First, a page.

0x80000000 == 2147483648 in C# but not in VB.NET

Error processing SSI file

Answers

  1. Brian

    • 2020/3/6

    The VB version should be:

    &H80000000L=2147483648
    

    Without the 'long' specifier ('L'), VB will try to interpret &H8000000 as an integer. If you force it to consider this as a long type, then you'll get the same result. &H80000000UI will also work - actually this is the type (UInt32) that C# regards the literal as.

  2. Jeffery

    • 2020/4/16

    0x80000000 == 2147483648 in C# but not in VB.NET · c# .net vb.net hex. In C#: 0x80000000==2147483648 //outputs True.

  3. Jett

    • 2017/12/31

    This is related to the history behind the languages. C# always supported unsigned integers. The value you use are too large for int so the compiler picks the next type that can correctly represent the value. Which is uint for both. VB.NET didn't acquire unsigned integer support until version 8 (.NET 2.0). So traditionally, the compiler was forced to pick Long as the type for the 2147483648 literal.

  4. Javion

    • 2019/3/14

    0x80000000 is an unsigned literal with value 2147483648. According to the C Standard (6.4.4.1 Integer constants).

  5. Aldo

    • 2020/1/21

    This is related to the history behind the languages.

    C# always supported unsigned integers. The value you use are too large for int so the compiler picks the next type that can correctly represent the value. Which is uint for both.

    VB.NET didn't acquire unsigned integer support until version 8 (.NET 2.0). So traditionally, the compiler was forced to pick Long as the type for the 2147483648 literal. The rule was however different for the hexadecimal literal, it traditionally supported specifying the bit pattern of a negative value (see section 2.4.2 in the language spec). So &H80000000 is a literal of type Integer with the value -2147483648 and 2147483648 is a Long. Thus the mismatch.

    If you think VB.NET is a quirky language then I'd invite you to read this post :)

  6. Gregory

    • 2015/12/14

    return array[(a-b)&0x80000000];} also, you can make use of the C system stack to get rid of extra memory space: int max(int a,int b) {// in C standard, the function parameters are pushed from right to left. // so integer b is stored in high address. return array *(&a+((a-b)&0x80000000>>31));}

  7. Idris

    • 2016/7/15

    0x80000000 and 0xFFFFFFFF are both interpreted as "unsigned long int." This behavior is dictated by the C standard and by the sizes of the 

  8. Raymond

    • 2016/6/9

    Bits in a Float, and Infinity, NaN, and denormal CS 301 Lecture, Dr. Lawlor Bits in a Floating-Point Number Floats represent continuous values. But they do it using discrete bits.

  9. Milan

    • 2018/6/2

    This happens because the type of the hexadecimal number is UInt32 in C# and Int32 in VB.NET. The binary representation of the hexadecimal number is:

    10000000000000000000000000000000
    

    Both UInt32 and Int32 take 32 bits, but because Int32 is signed, the first bit is considered a sign to indicate whether the number is negative or not: 0 for positive, 1 for negative. To convert a negative binary number to decimal, do this:

    1. Invert the bits. You get 01111111111111111111111111111111.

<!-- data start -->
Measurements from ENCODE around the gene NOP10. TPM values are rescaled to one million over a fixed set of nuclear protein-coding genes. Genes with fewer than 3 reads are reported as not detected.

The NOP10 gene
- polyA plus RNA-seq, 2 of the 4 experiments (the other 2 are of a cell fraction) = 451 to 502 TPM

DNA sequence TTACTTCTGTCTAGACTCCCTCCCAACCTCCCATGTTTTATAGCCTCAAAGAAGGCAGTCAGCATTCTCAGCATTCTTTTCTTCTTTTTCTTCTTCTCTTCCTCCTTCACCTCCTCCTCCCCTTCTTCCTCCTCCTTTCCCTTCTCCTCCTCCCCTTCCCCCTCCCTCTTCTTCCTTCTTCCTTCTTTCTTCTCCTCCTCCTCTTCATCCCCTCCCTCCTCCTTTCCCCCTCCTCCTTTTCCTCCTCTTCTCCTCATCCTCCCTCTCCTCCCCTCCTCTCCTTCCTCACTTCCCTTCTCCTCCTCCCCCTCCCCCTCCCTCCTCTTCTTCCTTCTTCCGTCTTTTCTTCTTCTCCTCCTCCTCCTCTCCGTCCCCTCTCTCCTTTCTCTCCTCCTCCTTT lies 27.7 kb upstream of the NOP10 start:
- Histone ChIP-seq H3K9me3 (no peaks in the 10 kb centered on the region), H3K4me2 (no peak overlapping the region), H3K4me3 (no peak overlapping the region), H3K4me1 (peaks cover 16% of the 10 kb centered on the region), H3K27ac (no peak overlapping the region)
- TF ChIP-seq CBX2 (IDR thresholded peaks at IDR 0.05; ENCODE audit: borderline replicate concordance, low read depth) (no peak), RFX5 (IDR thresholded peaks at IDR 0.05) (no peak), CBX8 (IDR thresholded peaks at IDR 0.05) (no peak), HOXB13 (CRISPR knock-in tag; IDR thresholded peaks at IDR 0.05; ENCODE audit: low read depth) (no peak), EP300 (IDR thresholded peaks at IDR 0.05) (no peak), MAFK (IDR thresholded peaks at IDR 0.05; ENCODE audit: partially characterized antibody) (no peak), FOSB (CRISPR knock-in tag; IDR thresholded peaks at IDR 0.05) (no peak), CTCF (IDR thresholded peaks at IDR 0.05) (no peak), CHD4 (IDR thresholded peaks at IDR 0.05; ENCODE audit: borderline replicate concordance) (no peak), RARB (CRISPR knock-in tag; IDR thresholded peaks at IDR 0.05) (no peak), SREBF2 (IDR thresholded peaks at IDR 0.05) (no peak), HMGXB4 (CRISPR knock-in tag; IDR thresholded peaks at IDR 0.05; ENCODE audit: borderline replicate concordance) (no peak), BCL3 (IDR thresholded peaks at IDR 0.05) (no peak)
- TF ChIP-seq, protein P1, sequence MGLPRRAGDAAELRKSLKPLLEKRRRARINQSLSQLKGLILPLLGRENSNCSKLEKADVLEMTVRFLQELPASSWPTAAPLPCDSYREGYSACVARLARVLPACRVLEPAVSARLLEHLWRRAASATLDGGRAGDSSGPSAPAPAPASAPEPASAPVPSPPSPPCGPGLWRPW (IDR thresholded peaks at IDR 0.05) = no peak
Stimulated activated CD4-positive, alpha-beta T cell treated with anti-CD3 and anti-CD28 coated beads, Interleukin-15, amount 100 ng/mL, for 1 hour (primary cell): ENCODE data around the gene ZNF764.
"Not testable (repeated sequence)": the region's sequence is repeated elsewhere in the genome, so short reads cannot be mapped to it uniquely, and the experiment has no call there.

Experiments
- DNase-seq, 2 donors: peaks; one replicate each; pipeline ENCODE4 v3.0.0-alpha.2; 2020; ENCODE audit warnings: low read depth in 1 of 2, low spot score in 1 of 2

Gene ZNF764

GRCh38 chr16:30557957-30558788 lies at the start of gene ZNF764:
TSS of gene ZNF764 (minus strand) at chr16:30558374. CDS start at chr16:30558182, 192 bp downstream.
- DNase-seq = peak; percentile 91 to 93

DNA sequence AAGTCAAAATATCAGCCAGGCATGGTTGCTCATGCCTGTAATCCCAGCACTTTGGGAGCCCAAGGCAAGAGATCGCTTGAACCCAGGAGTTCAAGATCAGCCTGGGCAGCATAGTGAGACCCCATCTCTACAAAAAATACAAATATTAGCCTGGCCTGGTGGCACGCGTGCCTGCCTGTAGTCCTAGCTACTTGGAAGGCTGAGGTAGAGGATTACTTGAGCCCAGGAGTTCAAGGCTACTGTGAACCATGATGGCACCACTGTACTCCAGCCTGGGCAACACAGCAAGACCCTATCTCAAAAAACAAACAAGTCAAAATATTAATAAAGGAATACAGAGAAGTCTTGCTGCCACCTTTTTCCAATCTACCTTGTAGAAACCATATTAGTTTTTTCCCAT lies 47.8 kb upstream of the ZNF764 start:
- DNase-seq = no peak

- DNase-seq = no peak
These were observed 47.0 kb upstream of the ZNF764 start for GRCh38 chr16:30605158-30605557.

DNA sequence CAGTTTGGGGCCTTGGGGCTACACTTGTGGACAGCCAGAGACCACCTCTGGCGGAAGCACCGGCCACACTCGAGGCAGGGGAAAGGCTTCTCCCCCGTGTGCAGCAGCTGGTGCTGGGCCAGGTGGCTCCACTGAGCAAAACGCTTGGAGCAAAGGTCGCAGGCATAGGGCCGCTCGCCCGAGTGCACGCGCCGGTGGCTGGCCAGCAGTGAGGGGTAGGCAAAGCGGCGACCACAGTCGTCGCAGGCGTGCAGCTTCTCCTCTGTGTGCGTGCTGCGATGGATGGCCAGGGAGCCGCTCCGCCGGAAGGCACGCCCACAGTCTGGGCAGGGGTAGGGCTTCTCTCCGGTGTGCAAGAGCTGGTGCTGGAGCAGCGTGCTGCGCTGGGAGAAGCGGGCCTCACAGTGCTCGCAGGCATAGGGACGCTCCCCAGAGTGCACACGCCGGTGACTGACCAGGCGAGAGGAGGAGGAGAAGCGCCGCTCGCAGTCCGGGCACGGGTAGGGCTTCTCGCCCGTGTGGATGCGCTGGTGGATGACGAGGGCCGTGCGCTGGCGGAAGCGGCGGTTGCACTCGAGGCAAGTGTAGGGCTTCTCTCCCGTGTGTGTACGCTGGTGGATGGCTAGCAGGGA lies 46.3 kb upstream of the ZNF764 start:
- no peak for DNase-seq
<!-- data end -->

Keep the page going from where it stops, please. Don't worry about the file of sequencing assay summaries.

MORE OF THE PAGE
2. Convert this to decimal. You get 2147483647.
    3. Add 1 to this number. You get 2147483648.
    4. Make this negative. You get -2147483648, which is equal to &H80000000 in VB.NET.
  10. Morelli

    • 2021/6/22

    0x80000000 == 2147483648 в C#, но не в VB.NET. В C#: году 0x80000000==2147483648 //outputs True. В VB.NET году: &H80000000=2147483648 'outputs False.

  11. Ridge

    • 2019/11/16

    Builtin: eval (expression, [radix = ‘10’], [width]) Expands to the value of expression. The expansion is empty if a problem is encountered while parsing the arguments. If specified, radix and width control the format of the output. Calculations are done with 32-bit signed numbers. Overflow silently results in wraparound.

  12. Stone

    • 2021/8/21

    Why not simply write it as either -2,147,483,648 or 0x80000000? Looking at the C header file limits.h, we see that they use a similar method 

  13. Jaxxon

    • 2021/9/10

    Answer (1 of 4): An Int32 is a 32 bit signed integer. Int64 is a 64 bit signed integer. A signed integer will give you a positive or negative integer of 2 to the power n-1 minus 1 where n is the bit depth.

  14. Emilio

    • 2019/2/11

    In C, -2147483648 is not an integer constant. and the conversion of the resulting unsigned int 0x80000000 to int involves an overflow.

  15. Bryce

    • 2017/2/24

    In particular, when the compiler sees something like -2147483648, it parses this as unary minus applied to 2147483648. But the latter (a positive number) is too large for the int data type, and so may be wrapped around or otherwise modified. The same is the case for 0x80000000: It is parsed as an integer, but is too large for the int data type.

  16. Emmett

    • 2015/11/10

    Why not simply write it as either -2,147,483,648 or 0x80000000? Looking at the C header file limits.h, we see that they use a similar method 

  17. Braylen

    • 2016/11/27

    INT_MAX is 0x7FFFFFFF, so a decimal constant of 0x80000000 doesn't fit in a signed int, and if INT_MAX == LONG_MAX, not even in a

  18. Finn

    • 2018/5/19

    0x80000000 is an unsigned literal with value 2147483648. According to the C Standard (6.4.4.1 Integer constants) So -0x80000000 == 0x80000000 .

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